What Does HVAC Stand For? Well…
HVAC (heating, ventilation, and air conditioning) is the term used for your heating and cooling systems. Found in homes, commercial buildings, cruise ships, and more, HVAC systems are how we maintain temperatures and proper airflow within structures.
HVAC systems circulate air and transfer heat to provide temperature variations. This process improves your home’s air quality and keeps a comfortable climate for you and your family.
Your HVAC, or climate-control system, has three main elements:
- A source of warm and cool air
- A means of distribution, usually pipes or ducts
- A control unit to regulate the system, such as a thermostat
There is always heat in the air regardless of the temperature (except at absolute zero, which is not a concern), and this heat is extracted to warm your home. There is not enough heat to extract from the outside during colder months, so heating elements are used to heat the air to the desired level before releasing it into your home.
Providing cooler air during the hotter months is a two-step process. The air conditioner removes the warmer air from your home and uses gas compression to cool the incoming air from outside.
One slight variation to this rule involves heat pumps and thermal energy pumps. Heat pumps are a single unit that provides both warm and cool air.
They use the principle of extracting the warm air from one location — the inside or outside air — and transferring the heat to the desired location. It is like a furnace and air conditioner in one. Heat pumps are common in Memphis, TN.
Thermal energy pumps use the natural heat of the earth to transfer the warm and cool air. The ground remains at 51 degrees Fahrenheit, which thermal pumps use as a base. Warming your home by 20 degrees is more energy-efficient, and although the process is slightly different, it provides the same temperature year-round.
HVAC System Components
Several items make up the HVAC system. A few of the more important components include:
The thermostat is the main control center of the HVAC system and the part you’ll interact with the most. It is manually controlled or programmed to reach certain temperatures at specific times.
Your furnace is what creates the heat for your home. This heating can be done by warming air or heating water, which it delivers through ducts or pipes. It is the largest unit in the system, so you must make space to accommodate it, usually in your basement.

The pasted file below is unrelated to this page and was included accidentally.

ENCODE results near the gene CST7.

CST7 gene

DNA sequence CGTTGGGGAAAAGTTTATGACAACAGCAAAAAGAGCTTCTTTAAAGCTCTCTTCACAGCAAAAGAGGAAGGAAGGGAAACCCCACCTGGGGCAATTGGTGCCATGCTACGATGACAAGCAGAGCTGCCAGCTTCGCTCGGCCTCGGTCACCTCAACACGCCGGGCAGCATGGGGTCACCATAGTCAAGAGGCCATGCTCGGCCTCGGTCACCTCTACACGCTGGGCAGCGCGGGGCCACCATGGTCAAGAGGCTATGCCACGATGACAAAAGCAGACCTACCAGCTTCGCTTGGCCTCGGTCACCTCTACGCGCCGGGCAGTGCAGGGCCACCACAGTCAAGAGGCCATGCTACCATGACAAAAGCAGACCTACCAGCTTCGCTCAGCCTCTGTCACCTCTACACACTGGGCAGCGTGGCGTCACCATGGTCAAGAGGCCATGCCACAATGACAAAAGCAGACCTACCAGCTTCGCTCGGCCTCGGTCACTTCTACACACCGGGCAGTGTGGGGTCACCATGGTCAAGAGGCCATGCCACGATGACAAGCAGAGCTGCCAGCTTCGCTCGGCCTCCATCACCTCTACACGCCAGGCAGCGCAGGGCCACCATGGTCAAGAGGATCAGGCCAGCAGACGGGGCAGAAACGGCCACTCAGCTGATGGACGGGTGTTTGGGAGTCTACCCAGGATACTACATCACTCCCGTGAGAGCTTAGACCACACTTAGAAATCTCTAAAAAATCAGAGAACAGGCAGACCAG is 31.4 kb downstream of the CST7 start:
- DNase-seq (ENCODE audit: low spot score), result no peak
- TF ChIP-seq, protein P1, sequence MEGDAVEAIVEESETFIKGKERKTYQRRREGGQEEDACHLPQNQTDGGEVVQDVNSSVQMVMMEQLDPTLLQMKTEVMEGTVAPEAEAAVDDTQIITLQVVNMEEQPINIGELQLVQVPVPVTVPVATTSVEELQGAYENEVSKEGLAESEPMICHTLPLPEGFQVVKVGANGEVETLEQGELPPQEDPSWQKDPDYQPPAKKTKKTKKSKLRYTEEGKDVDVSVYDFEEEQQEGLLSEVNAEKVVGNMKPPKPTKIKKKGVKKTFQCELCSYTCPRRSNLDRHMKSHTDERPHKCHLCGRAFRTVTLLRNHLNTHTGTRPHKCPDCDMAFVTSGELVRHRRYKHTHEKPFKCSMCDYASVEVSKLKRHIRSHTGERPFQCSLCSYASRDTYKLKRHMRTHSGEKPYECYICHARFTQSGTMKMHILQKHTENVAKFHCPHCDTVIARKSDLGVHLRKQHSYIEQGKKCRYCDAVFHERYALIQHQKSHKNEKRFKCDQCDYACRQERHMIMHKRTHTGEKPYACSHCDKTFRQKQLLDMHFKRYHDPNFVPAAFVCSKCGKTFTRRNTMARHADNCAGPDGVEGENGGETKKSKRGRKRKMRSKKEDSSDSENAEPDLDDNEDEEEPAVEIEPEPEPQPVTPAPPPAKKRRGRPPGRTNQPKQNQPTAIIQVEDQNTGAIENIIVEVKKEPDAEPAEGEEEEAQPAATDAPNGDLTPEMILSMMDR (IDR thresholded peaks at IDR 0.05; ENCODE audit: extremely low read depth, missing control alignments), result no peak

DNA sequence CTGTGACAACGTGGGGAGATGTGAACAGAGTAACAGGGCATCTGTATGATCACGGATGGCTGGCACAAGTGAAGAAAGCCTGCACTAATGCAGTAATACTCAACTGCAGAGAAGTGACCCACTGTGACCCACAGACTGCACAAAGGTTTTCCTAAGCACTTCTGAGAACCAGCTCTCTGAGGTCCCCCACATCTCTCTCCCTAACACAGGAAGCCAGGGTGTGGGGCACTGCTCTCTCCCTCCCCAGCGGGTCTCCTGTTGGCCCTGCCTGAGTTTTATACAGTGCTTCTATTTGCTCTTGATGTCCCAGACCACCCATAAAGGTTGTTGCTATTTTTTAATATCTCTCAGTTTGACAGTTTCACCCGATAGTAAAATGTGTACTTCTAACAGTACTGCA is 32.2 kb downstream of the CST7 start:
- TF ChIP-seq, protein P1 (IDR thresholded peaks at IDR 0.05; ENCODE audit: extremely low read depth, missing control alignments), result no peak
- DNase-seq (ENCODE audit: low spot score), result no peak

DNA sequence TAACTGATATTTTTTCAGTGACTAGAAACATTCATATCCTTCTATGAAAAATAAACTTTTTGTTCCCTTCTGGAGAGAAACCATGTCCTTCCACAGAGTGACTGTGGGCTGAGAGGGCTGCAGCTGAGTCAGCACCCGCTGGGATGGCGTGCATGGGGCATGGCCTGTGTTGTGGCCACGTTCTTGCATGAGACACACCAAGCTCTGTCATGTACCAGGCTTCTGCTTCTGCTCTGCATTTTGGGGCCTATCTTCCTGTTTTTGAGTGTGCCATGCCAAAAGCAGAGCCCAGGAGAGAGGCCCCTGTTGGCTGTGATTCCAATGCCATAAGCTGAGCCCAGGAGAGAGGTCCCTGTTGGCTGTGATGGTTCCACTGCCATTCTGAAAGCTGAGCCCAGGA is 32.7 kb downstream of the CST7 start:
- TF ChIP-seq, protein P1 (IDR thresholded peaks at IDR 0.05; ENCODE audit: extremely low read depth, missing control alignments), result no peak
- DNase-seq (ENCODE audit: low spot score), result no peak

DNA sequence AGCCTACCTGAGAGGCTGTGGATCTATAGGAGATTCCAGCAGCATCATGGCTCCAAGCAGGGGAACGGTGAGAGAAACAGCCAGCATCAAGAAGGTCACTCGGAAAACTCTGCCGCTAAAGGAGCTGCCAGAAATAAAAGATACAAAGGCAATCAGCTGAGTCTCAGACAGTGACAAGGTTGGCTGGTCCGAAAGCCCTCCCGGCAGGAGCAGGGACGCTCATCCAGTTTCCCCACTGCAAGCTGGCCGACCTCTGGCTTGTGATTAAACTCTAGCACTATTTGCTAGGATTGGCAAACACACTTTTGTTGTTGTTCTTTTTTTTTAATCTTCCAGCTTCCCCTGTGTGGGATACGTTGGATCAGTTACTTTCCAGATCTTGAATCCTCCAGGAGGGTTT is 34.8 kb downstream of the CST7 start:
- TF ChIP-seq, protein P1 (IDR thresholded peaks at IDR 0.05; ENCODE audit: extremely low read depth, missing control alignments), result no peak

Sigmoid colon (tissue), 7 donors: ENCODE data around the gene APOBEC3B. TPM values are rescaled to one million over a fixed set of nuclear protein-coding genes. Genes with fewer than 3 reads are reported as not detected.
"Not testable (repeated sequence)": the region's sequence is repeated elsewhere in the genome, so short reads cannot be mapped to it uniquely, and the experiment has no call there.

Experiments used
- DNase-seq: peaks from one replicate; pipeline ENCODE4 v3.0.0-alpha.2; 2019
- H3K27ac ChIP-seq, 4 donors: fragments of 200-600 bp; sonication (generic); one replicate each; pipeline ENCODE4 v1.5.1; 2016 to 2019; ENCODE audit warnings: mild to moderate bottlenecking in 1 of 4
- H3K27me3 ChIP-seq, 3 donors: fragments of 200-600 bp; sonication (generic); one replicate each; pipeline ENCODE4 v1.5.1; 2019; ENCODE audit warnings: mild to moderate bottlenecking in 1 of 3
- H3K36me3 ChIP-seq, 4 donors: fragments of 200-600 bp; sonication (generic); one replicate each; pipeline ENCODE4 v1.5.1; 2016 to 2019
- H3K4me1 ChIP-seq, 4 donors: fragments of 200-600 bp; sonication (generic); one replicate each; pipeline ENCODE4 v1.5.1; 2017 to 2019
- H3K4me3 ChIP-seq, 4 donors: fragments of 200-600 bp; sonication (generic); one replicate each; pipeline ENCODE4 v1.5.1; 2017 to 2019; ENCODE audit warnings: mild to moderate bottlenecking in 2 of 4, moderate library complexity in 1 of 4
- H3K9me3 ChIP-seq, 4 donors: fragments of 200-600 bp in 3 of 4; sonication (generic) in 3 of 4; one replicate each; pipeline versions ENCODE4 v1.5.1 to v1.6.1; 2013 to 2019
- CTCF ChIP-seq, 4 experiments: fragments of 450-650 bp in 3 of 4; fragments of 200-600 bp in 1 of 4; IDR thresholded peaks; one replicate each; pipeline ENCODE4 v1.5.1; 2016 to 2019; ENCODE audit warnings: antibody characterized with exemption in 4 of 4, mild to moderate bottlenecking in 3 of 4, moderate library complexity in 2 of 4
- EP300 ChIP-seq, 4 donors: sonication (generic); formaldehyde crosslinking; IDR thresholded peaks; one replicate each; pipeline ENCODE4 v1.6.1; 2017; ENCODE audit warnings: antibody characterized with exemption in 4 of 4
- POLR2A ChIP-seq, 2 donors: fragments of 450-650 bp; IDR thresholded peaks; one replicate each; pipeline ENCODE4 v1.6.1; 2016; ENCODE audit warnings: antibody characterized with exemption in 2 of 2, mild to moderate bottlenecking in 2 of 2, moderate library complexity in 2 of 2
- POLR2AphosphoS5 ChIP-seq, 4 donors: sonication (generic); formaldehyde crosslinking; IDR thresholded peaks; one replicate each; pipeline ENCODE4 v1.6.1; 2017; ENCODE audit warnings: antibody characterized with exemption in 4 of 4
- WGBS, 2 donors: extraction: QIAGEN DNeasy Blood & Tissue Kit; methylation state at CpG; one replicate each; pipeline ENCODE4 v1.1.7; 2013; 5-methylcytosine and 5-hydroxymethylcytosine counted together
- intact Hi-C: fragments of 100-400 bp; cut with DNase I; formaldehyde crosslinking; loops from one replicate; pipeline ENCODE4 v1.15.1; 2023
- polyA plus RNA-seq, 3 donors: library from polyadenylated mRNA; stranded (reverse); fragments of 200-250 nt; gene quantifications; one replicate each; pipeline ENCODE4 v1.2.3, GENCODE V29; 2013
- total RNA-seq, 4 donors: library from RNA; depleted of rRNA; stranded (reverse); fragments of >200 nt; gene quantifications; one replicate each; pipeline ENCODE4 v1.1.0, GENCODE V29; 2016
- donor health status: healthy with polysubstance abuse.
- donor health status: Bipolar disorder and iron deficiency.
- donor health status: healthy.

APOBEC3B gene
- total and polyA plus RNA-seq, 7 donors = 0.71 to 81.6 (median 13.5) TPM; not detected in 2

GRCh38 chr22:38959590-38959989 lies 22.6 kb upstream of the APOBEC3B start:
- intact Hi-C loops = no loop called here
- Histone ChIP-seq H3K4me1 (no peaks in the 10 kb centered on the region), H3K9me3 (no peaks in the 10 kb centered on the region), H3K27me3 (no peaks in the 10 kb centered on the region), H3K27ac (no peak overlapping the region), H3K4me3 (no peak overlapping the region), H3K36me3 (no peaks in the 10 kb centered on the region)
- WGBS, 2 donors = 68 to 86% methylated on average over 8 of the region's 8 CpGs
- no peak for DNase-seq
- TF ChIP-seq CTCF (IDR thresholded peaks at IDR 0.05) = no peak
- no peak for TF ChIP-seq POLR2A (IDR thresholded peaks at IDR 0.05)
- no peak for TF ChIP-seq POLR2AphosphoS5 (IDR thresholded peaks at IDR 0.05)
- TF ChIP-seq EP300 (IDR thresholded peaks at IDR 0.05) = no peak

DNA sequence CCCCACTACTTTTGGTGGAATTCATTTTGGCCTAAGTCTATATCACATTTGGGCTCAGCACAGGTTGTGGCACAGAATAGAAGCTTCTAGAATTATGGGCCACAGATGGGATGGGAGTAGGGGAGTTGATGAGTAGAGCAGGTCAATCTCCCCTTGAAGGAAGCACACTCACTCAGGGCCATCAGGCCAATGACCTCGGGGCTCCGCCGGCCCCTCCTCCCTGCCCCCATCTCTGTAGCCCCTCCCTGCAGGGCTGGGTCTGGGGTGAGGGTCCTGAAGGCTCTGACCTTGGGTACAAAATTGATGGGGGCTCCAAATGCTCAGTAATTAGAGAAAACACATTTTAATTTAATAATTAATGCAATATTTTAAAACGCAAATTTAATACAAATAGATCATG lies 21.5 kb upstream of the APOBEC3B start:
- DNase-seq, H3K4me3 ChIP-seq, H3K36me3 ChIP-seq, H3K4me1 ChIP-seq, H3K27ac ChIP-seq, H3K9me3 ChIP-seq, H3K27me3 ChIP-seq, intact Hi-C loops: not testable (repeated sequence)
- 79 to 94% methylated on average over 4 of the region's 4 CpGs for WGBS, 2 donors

An air conditioner unit sits outside the home. It removes the warm air from the inside by compressing refrigerants, sending cool air through the HVAC system.
The evaporator uses cold refrigerant to absorb heat from the air.
This unit takes the warm refrigerant from the evaporator coil and cools it before returning it to the evaporator coil to restart the process.
These carry refrigerant to the condensing unit in the form of gas. The gas is transformed into liquid form and sent back to the evaporator coil.
Transference of Warm Air Within Your Home
There are three different types of heat distribution systems used in home HVAC setups:
- Gravity systems
- Forced air systems
- Radiant systems
Let’s look at each one in greater depth:
These systems are typically installed in basements and follow the principle that hot air rises. Warm air is generated in the cellar and rises to heat the rest of the home. The warm air forces the cool air down, where it eventually reaches the unit, is reheated and sent back upstairs.
Forced Air Systems
Forced air systems heat the air and push it through the ductwork to the desired locations. They use a blower to distribute the air. If an air conditioner is attached to the system, the blower is also used to push the cold air throughout the home during the warmer months.
Radiant systems require a boiler instead of a furnace. Boilers heat water and push it through pipes via pressure. The hot water reaches radiators or installed flooring pipes and provides heat to the desired areas of the home.
HVAC System Longevity
HVAC systems usually come with some warranty, and an extended warranty may be as long as ten years. However, this length of time is contingent on proper maintenance.
No matter how new your HVAC system is, an HVAC contractor should be performing maintenance on it every year. This maintenance may be a condition of your warranty.
Once an HVAC system passes the ten-year mark, it may need repairs occasionally. If you keep up on your maintenance schedule, you can count on your system lasting 12 to 15 years without much issue. Well-maintained systems should reach the 15 to 20-year mark before needing to be replaced.
Talk to your HVAC contractor for more information. Electric and gas furnaces have different life cycles, as do heat pumps and boilers.
Finding an HVAC Contractor in Memphis, TN.
Nance Services is committed to the comfort of our customers. We are a local business servicing Memphis, Arlington, Barlett, and the surrounding areas. With over 75 years of combined experience, we have formulated the perfect business model.
We offer 100% satisfaction on our work, 24/7 availability, same-day service, and an unequaled commitment to quality and customer service. Call Nance today for all of your heating, cooling, and plumbing needs.